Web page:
1 Chapter 1 Introduction 1 1.1 Work Zones’ Effect on Safety 2 1.2 Project Objective 2 1.3 Guidebook Purpose 2 1.4 Guidebook Target Audience 3 1.5 Guidebook Contents and Organization 5 1.6 Guidebook Limitations 5 1.7 Resources and References 7 Chapter 2 Work Zone Safety Management Strategies 7 2.1 Work Zone Posted Speed Limit Reduction 16 2.2 Portable Variable Speed Limit System 24 2.3 Temporary Rumble Strips 28 2.4 Sequential Flashing Warning Lights 32 2.5 Automated Flagger Assistance Devices 35 2.6 Work Zone Intrusion Alarm 42 2.7 Moveable Traffic Barrier Systems 46 Chapter 3 Corridor/Network Management Strategies 46 3.1 Lane Merge Systems 54 3.2 Reversible Lanes 60 3.3 Ramp Metering 64 3.4 Truck-Lane Restrictions 68 Chapter 4 Traffic Incident Management and Enforcement Strategies 68 4.1 Queue Warning Systems 75 4.2 Work Zone Incident Management Plans 78 4.3 Temporary Incident-Detection and Surveillance Systems 82 4.4 Freeway Service Patrols 87 4.5 Traffic Screens (a.k.a. Glare Screens, a.k.a. Gawk Screens) 89 4.6 Automated Speed Enforcement 96 4.7 Police Enforcement 100 Chapter 5 Demand-Management Strategies 100 5.1 Strategies to Shift Mode of Travel 106 5.2 Strategies to Shift Time of Travel 110 Chapter 6 Control Strategies 110 6.1 Full Road Closure 116 6.2 Night Work 122 6.3 Two-Way Traffic on One Side of a Divided Facility (i.e., Crossover) C O N T E N T S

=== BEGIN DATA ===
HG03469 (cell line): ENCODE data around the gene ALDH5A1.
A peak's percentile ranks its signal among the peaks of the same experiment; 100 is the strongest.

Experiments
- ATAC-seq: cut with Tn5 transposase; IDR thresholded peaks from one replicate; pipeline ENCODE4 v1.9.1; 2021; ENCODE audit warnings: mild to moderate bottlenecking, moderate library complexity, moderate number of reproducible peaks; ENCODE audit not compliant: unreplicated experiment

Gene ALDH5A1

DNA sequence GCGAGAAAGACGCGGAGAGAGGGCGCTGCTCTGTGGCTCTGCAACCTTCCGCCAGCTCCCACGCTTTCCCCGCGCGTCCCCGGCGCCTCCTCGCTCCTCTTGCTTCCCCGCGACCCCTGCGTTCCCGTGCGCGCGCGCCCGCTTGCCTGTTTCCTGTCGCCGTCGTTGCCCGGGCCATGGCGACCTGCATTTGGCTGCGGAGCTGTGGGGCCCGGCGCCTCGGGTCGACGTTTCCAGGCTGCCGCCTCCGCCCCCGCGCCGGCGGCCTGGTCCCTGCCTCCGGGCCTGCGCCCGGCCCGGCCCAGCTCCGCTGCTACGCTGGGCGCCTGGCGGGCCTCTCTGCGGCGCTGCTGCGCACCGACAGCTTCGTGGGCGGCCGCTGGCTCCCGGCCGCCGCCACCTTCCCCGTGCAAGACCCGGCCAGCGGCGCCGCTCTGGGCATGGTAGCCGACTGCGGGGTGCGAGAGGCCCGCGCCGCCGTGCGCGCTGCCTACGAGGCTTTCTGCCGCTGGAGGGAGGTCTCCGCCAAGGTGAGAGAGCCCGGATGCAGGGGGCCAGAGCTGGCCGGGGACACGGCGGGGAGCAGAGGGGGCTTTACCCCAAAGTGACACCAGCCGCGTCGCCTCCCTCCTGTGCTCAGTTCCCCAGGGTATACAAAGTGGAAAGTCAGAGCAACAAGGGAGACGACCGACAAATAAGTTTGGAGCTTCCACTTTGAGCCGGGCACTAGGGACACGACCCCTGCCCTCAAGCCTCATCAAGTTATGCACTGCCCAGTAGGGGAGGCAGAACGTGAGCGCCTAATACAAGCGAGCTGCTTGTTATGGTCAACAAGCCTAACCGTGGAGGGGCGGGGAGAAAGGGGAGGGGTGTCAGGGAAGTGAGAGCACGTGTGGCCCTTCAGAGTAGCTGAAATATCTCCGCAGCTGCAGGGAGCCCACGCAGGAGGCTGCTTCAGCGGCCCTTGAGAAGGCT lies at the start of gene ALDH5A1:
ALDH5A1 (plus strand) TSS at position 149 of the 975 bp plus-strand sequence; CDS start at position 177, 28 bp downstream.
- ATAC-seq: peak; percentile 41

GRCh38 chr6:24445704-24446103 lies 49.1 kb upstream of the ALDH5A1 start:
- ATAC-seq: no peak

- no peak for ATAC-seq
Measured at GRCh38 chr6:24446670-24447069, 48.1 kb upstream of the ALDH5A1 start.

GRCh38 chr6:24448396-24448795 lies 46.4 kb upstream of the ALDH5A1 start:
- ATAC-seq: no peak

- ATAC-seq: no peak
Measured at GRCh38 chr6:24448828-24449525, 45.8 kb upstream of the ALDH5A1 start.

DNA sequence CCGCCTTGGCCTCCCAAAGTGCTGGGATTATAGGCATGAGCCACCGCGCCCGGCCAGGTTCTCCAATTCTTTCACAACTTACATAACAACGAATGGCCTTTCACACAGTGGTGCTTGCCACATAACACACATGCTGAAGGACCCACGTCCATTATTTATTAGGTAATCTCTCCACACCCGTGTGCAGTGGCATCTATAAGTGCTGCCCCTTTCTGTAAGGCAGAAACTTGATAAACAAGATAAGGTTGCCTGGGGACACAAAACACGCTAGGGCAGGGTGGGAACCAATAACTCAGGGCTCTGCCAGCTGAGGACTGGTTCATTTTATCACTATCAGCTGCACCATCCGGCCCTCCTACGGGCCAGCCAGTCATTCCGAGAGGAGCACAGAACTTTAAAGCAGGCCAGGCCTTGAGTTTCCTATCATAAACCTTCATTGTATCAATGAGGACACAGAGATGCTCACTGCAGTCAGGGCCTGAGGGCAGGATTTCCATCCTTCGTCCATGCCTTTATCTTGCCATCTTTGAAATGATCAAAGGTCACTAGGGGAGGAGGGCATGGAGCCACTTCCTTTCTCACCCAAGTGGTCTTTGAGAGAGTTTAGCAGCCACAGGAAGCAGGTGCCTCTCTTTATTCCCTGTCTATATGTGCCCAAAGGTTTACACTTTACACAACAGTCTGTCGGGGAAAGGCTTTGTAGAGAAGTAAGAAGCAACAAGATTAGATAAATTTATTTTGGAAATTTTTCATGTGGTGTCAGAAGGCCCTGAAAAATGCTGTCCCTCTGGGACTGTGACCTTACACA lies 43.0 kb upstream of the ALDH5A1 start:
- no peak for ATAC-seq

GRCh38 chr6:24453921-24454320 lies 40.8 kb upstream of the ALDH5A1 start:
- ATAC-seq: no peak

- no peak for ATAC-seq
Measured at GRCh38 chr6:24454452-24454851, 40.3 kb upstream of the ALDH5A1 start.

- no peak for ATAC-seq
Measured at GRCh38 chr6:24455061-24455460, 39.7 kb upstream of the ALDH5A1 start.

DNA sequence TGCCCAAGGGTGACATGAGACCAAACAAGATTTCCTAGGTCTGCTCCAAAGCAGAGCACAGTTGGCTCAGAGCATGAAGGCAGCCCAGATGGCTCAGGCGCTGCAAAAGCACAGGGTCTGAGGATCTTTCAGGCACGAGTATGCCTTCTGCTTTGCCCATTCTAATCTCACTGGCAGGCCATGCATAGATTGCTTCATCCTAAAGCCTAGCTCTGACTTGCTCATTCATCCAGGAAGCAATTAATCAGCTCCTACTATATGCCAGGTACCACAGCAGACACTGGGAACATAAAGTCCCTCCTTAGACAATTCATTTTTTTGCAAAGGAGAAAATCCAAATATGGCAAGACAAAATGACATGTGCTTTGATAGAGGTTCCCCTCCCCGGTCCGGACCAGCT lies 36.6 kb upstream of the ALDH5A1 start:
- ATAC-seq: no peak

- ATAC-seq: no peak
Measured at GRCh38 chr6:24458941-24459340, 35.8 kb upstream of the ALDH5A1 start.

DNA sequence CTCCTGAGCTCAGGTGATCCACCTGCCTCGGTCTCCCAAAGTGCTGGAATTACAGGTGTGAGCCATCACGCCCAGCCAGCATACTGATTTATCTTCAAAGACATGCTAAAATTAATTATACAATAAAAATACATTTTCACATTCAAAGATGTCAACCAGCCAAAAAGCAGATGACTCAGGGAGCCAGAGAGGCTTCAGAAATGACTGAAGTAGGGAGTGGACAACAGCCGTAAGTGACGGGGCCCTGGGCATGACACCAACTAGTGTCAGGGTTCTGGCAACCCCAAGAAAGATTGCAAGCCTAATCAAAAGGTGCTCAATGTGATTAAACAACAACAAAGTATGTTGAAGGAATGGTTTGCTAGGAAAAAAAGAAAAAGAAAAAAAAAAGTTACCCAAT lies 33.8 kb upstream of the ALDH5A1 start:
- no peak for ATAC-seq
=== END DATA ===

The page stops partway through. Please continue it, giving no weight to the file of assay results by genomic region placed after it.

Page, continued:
126 Chapter 7 Project Coordination 126 7.1 Description 126 7.2 When to Use 126 7.3 Benefits 127 7.4 Expected Effectiveness 127 7.5 Crash Modification Factor 127 7.6 Implementation Considerations 128 7.7 Design Features and Requirements 129 7.8 State of the Practice 132 7.9 Cost 132 7.10 Resources and References 133 Chapter 8 Alternative Contracting and Construction Strategies 133 8.1 Design–Build Contracting Method 137 8.2 Construction Manager/General Contractor 141 8.3 Cost-Plus-Time (A+B) Bidding Selection Method 143 8.4 Incentive/Disincentive Clauses 147 8.5 No-Excuse Incentives 149 8.6 Lane Rental 151 8.7 Value Engineering 154 8.8 Accelerated Bridge Construction 159 Chapter 9 Traffic Control Devices 159 9.1 Smart Arrow Boards 163 9.2 Lighting Devices 168 Chapter 10 Motorist Information Strategies 168 10.1 Speed Feedback Signs 172 10.2 Construction Truck Entering and Exiting System 176 10.3 Real-Time Travel System 183 Chapter 11 Public Awareness Strategies 183 11.1 Program-Level Public Information Strategies 189 11.2 Project-Level Public Information Strategies 194 Chapter 12 Other Practices 194 12.1 FHWA Work Zone ITS Implementation Guide and Tool 195 12.2 TxDOT Go/No-Go Decision Tool 195 12.3 MnDOT Work Zone ITS Decision Tree 195 12.4 Project Delivery Selection Matrix 198 12.5 Procurement Procedures Selection Matrix 198 12.6 Project Delivery Method Selection Guidance 199 12.7 Ohio DOT Mobility and Safety Performance Measures 201 12.8 MDSHA Work Zone Performance Monitoring Tool 204 12.9 Iowa DOT Statewide Smart Work Zone Program 206 12.10 Safety Assessment Tool for Construction Phasing Plans 207 12.11 Special-Color Pavement Markings 209 12.12 Automated Truck-Mounted Attenuator 210 12.13 Green Lights on TMAs 210 12.14 Rolling Roadblock Procedure for Temporary Lane Closures 211 12.15 Work Zone Cell Phone Restrictions 212 12.16 Colorado Lane Closure Strategy